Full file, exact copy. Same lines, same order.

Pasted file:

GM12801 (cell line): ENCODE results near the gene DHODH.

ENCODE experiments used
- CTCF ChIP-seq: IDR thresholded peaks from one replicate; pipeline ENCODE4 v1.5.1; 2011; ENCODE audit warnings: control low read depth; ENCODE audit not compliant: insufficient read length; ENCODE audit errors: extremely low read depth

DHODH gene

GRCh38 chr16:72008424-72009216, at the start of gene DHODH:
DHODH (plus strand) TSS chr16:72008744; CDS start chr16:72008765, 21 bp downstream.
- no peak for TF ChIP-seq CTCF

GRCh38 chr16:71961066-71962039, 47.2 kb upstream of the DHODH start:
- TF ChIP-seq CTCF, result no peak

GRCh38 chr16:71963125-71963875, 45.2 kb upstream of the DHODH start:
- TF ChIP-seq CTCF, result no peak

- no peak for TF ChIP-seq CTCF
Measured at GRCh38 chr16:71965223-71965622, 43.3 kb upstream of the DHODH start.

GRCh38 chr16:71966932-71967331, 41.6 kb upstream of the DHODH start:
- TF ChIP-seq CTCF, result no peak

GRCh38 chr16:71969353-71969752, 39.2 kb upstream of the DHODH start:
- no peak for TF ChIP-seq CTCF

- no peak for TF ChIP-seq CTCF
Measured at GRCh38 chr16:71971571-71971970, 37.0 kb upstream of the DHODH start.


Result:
GM12801 (cell line): ENCODE results near the gene DHODH.

ENCODE experiments used
- CTCF ChIP-seq: IDR thresholded peaks from one replicate; pipeline ENCODE4 v1.5.1; 2011; ENCODE audit warnings: control low read depth; ENCODE audit not compliant: insufficient read length; ENCODE audit errors: extremely low read depth

DHODH gene

GRCh38 chr16:72008424-72009216, at the start of gene DHODH:
DHODH (plus strand) TSS chr16:72008744; CDS start chr16:72008765, 21 bp downstream.
- no peak for TF ChIP-seq CTCF

GRCh38 chr16:71961066-71962039, 47.2 kb upstream of the DHODH start:
- TF ChIP-seq CTCF, result no peak

GRCh38 chr16:71963125-71963875, 45.2 kb upstream of the DHODH start:
- TF ChIP-seq CTCF, result no peak

- no peak for TF ChIP-seq CTCF
Measured at GRCh38 chr16:71965223-71965622, 43.3 kb upstream of the DHODH start.

GRCh38 chr16:71966932-71967331, 41.6 kb upstream of the DHODH start:
- TF ChIP-seq CTCF, result no peak

GRCh38 chr16:71969353-71969752, 39.2 kb upstream of the DHODH start:
- no peak for TF ChIP-seq CTCF

- no peak for TF ChIP-seq CTCF
Measured at GRCh38 chr16:71971571-71971970, 37.0 kb upstream of the DHODH start.